# Mouse picking outside terrain [SOLVED]

Hey guys

I am currently developing an RTS, but I'm having a bit of a problem.

I need people to be able to zoom in on the location of the mouse. Now, when I hover the mouse over the terrain map and I zoom in, I can quite easily make it zoom in on the location of the mouse, through the use of ray casting. So far everything is fine.

But when the mouse is location outside the terrain, I also need to be able to know at which x- and z-coordinates the mouse is located. I was thinking about using ray casting on the plane with y-coordinate being 0, but I don't know how I could achieve this.

Can anyone help me out here please?

Mike

Well, you can always do zooming by modifying the field of view in the projection matrix. That's how a lot of games do the scope effect for a sniper rifle, that way you don't care if the ray is intersecting the terrain or not.

Though, what exactly would you be zooming to without a terrain being there? If it's something else, like a 3D model you could do picking on that too, or have caps on how far you can zoom in.

Well, if the mouse is located outside the terrain, I would let the player zoom in on the terrain trimesh located closest to the mouse. This can easily be achieved by doing the following:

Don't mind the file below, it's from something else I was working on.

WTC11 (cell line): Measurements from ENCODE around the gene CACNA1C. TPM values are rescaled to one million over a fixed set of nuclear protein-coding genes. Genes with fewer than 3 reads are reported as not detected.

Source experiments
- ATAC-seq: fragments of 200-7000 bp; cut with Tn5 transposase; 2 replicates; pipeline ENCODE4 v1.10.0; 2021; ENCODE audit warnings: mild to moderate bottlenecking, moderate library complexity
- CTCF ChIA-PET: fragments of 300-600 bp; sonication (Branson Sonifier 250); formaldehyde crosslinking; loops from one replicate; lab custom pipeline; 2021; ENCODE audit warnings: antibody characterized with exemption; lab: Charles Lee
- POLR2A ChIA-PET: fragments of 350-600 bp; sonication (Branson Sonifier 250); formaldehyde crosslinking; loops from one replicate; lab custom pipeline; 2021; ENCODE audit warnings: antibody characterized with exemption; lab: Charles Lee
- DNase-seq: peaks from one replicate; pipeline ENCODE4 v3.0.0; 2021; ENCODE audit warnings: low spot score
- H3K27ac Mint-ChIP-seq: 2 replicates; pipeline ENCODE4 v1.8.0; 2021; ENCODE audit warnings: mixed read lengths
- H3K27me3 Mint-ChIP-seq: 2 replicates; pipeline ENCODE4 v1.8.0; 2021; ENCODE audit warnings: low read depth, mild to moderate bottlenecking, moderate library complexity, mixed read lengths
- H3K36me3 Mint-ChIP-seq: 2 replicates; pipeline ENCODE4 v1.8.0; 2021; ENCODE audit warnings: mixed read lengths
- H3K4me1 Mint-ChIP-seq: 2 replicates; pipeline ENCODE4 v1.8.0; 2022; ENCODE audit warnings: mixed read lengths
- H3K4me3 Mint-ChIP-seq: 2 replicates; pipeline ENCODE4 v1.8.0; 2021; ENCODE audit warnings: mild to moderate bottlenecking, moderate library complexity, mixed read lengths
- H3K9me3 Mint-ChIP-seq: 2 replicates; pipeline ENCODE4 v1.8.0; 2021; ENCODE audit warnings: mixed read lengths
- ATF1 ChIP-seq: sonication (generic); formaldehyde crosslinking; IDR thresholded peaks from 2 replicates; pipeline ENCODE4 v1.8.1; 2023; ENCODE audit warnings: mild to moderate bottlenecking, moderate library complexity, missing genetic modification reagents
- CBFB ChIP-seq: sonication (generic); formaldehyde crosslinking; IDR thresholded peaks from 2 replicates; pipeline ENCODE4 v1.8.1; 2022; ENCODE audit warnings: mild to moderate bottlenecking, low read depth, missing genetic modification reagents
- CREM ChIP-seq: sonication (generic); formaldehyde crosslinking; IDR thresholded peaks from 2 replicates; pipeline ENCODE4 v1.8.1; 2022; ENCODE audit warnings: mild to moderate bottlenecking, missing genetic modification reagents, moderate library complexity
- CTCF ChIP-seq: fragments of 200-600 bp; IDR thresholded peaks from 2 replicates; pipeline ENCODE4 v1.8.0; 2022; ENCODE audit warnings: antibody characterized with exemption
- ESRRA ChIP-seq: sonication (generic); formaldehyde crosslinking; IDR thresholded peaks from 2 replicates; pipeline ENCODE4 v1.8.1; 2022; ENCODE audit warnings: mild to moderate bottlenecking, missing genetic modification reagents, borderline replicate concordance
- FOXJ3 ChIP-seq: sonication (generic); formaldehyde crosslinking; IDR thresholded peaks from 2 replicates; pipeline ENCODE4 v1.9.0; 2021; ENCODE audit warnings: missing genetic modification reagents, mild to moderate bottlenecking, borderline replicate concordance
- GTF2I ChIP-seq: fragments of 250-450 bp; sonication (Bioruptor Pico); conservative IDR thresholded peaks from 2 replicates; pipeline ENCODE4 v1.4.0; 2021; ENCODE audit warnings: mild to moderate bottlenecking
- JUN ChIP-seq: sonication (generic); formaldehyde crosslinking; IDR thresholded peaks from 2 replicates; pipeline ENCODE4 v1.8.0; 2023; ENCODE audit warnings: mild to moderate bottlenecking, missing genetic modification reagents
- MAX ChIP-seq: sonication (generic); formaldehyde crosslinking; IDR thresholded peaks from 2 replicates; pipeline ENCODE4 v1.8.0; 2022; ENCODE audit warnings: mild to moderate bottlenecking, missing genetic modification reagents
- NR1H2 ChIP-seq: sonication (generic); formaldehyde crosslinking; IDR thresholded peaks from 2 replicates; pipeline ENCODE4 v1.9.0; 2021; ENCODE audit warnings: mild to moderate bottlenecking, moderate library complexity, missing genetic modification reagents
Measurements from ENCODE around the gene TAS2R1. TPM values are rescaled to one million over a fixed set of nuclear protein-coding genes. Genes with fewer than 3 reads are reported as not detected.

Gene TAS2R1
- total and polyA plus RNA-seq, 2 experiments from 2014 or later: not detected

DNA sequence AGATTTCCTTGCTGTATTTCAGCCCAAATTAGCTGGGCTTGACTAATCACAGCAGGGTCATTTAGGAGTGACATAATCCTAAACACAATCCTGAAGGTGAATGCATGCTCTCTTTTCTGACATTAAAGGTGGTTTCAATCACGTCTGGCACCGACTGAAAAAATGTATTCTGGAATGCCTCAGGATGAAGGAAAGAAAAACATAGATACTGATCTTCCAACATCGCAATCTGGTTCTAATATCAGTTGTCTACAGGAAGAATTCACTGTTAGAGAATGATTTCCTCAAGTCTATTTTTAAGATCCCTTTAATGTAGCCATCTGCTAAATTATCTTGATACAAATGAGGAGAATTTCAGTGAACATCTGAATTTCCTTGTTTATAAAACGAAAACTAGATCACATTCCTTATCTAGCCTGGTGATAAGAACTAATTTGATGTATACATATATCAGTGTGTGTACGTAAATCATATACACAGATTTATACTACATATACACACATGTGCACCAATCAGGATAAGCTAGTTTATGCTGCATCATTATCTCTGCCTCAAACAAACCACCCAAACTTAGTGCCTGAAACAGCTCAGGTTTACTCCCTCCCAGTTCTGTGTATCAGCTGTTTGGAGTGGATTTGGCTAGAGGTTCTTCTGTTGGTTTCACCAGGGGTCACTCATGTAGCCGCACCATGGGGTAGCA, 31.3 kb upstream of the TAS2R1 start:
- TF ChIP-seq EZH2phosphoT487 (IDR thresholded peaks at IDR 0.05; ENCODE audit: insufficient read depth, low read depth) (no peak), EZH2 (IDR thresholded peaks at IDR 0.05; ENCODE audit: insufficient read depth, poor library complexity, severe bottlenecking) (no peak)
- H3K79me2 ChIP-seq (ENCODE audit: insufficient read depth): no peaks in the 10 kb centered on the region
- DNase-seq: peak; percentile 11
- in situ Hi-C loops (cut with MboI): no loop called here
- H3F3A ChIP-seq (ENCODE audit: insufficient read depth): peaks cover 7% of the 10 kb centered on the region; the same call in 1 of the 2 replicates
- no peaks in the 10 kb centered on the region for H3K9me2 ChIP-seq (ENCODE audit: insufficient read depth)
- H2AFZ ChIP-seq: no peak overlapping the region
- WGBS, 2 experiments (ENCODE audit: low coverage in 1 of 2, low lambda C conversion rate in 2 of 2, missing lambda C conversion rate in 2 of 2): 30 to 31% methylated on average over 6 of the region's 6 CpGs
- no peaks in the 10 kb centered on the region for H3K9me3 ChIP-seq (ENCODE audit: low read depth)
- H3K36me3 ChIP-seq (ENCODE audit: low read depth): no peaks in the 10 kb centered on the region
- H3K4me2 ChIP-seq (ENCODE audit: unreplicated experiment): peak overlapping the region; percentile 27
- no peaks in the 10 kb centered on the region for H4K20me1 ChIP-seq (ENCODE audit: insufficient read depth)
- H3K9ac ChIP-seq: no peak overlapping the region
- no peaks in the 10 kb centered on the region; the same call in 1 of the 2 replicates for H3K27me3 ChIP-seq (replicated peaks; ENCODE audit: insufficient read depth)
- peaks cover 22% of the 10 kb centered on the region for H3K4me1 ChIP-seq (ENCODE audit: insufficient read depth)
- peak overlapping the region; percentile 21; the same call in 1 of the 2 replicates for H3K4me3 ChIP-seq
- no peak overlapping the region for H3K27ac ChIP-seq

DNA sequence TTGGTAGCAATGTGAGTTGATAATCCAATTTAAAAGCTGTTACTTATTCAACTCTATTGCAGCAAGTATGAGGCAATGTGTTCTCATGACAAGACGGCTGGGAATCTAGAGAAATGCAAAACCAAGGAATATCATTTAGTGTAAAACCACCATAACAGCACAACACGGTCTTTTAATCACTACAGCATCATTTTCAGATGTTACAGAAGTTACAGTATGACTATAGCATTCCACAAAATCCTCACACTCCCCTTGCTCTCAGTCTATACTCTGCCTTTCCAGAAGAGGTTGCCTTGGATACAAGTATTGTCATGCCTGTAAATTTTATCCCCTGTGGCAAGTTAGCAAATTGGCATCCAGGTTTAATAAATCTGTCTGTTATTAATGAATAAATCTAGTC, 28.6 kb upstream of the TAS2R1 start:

if(mouseLocation.x > maxX)

mouseLocation.x = maxX;

Same for the other 3 bounds.

Because of the height difference, the other coordinate will be located a little bit off, but that's no big deal.

What I was actually thinking of to solve this problem, is to find the coordinates of the intersection of my ray (from the mouse into the flield) with the xz-plane located at y = 0. But does anyone know how I can do this?

After some research, I found out that some math was enough to achieve this. Problem solved

The solution:

Define a plane (with normal N being the vector (0, 1, 0) in my case) and a vector from the start point of the ray to the end point of the ray. Find the intersection of the plane and the vector and problem solved.

I found out that jME has nothing to do with this, except for the ray itself. It was a pure mathematical problem.